I was not aware they had more than twice as many guests until the neighbor let me know. It was 2 am, or later, on the last night of their stay. I did herd the extras out. But as the booked guests were drunk I let them finish the night, I weighed letting them sleep it off vs having the police out with flashing lights, etc. creating a bigger disturbance in the middle of the night. They were 20 somethings. More ignorant than threatening. It was after they checked out that I saw the mess inside and saw the videos of what had happened in the front yard. I did get compensated for the extra guests and some of the extra cleaning. For me it was less hassle to send extras home and have a come to Jesus moment with guests who booked, than to wait on police and have everyone in the block woken up in the middle of the night. I gave them an honest review for breaking house rules and leaving a mess. My objection is with air bnb who did not want to see photos or videos when I objected to crap review with no basis in fact, only mad guests who were caught breaking rules. Now I will call police so I have a police report to give air bnb, if they bother to look at it. In truth, I rarely accept air bnb guests anymore, as I only have issues with their guests. Oddly, the only bad apples I have had in 2 years came from air bnb. Other STR sites either back the host better or screen their guests better. Either way, I have no issues with other STR guests.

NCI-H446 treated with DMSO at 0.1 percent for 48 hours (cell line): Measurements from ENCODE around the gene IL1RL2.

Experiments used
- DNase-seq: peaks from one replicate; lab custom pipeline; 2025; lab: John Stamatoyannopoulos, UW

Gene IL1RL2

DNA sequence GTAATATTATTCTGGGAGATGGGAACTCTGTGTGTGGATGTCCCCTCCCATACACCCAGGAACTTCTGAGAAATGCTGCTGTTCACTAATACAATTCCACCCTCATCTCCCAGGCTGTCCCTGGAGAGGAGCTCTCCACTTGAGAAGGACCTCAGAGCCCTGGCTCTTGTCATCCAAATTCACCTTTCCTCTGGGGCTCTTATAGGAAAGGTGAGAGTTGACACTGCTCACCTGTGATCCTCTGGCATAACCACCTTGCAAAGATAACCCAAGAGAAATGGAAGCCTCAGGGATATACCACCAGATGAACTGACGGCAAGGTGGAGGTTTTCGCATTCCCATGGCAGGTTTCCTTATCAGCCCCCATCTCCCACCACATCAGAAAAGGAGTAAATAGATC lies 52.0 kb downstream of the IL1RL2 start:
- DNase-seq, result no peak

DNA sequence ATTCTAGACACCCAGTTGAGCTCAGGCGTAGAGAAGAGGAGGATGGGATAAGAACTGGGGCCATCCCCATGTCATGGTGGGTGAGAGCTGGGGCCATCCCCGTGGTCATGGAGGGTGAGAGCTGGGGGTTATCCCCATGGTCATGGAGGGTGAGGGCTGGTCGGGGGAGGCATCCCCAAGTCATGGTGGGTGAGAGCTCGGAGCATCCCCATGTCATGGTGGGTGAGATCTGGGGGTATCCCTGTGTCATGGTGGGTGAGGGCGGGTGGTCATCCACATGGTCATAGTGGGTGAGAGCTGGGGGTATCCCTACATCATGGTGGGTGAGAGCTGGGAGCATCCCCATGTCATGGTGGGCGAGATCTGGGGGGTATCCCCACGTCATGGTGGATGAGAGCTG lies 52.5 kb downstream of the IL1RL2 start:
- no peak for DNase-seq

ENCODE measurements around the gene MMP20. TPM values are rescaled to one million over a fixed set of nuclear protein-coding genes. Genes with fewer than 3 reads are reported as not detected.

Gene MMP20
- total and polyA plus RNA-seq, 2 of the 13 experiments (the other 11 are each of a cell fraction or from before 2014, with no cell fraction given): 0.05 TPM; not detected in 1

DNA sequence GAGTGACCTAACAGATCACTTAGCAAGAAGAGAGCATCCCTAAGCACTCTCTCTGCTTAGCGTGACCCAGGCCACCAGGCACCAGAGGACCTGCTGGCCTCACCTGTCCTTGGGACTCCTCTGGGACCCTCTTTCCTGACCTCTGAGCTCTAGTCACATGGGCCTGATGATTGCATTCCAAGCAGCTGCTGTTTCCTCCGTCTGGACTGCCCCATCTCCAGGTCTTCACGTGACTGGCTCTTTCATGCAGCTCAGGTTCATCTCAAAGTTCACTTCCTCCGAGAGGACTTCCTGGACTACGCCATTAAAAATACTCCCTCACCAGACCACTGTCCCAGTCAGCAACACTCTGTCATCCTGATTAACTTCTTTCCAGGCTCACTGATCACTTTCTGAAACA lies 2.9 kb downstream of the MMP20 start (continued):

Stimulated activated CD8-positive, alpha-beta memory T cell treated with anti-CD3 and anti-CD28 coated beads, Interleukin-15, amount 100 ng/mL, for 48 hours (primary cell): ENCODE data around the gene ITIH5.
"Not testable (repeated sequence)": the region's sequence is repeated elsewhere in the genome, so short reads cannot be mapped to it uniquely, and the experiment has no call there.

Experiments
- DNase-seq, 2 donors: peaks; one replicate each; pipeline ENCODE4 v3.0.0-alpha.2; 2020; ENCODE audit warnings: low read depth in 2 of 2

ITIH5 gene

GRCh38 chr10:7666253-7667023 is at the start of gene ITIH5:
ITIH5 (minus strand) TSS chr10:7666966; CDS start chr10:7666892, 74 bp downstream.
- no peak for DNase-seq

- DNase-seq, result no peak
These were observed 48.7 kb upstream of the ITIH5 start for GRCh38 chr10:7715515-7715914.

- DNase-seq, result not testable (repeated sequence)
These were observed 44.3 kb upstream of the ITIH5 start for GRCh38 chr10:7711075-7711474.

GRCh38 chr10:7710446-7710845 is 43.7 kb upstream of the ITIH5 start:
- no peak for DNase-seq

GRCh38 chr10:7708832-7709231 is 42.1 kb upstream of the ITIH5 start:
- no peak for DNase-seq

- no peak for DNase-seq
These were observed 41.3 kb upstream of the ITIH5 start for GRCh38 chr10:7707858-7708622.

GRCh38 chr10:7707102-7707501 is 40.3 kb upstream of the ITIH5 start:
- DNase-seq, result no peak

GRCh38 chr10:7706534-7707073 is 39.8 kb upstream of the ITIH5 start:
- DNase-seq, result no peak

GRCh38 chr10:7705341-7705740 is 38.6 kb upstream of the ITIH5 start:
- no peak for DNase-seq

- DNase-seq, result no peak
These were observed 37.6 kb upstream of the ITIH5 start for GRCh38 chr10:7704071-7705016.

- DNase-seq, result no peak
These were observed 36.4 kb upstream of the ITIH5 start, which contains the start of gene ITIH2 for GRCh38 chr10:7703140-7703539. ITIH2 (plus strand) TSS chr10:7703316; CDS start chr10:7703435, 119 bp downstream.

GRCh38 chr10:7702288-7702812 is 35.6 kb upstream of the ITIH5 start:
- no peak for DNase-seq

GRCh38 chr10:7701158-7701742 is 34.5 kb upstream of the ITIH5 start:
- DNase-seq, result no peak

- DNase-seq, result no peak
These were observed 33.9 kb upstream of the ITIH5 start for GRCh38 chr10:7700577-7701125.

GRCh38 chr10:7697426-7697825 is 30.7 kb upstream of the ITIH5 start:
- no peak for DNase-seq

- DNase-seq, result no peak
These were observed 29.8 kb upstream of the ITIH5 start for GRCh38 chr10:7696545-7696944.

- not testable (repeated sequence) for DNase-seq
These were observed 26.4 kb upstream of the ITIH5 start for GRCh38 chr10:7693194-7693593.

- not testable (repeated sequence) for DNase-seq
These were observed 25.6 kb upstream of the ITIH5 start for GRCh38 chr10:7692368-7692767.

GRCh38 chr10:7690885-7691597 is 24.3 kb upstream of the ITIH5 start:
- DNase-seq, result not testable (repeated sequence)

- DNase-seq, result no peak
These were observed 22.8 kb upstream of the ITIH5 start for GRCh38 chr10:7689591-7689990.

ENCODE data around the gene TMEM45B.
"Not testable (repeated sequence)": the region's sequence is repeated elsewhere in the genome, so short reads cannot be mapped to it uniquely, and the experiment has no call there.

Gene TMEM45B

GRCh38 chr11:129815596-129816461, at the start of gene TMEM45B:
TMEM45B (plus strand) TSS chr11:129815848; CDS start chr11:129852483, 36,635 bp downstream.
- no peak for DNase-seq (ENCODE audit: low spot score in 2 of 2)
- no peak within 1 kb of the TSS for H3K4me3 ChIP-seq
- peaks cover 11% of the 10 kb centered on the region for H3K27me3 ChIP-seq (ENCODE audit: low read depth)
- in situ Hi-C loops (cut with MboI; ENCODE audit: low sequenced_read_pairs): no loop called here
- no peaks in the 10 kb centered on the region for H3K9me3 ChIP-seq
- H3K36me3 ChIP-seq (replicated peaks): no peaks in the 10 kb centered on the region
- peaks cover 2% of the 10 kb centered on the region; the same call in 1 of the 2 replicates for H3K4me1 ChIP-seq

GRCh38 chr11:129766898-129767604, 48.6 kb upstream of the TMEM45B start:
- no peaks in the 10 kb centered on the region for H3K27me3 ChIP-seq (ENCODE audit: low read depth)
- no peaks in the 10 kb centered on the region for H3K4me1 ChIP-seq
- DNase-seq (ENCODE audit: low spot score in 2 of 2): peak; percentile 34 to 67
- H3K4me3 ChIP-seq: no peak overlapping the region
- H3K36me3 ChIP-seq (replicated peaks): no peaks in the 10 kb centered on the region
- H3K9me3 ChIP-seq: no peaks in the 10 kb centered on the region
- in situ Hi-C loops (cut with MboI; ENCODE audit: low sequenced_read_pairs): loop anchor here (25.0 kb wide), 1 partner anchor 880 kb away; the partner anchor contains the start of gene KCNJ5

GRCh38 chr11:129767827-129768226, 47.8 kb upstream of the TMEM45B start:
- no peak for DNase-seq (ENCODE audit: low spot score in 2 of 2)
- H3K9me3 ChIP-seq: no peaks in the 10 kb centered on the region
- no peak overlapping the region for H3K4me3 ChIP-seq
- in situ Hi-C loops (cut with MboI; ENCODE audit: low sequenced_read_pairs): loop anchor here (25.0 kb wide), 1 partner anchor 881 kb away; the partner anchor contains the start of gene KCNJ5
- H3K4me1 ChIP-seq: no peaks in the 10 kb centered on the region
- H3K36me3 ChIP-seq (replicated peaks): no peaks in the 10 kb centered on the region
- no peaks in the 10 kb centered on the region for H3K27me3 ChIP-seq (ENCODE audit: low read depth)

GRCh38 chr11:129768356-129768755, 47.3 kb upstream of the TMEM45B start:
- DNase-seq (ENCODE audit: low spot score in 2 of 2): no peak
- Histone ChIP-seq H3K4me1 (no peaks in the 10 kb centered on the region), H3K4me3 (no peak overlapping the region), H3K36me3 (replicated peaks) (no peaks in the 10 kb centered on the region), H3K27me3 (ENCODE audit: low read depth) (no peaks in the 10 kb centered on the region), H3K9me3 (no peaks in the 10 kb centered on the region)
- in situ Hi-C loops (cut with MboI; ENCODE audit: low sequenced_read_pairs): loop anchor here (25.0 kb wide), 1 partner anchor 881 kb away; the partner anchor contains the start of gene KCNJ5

I too find reviews the scariest thing!
I love genuinely extending hospitality to my guests, making sure everything is primped and preened to perfection for them, standing back and having one last look with satisfaction before closing the door, and it delights me when guests are wowed when they walk in.
I also, of course, want to protect my Superhost status, so it is incredibly painful when, from time to time, guests abuse the community by having unauthorised functions, having extra guests stay that they haven’t booked for, getting drunk, etc, and if I as host try to deal with any of these issues, I put myself at risk of an unkind review. It leaves hosts feeling quite exposed and powerless.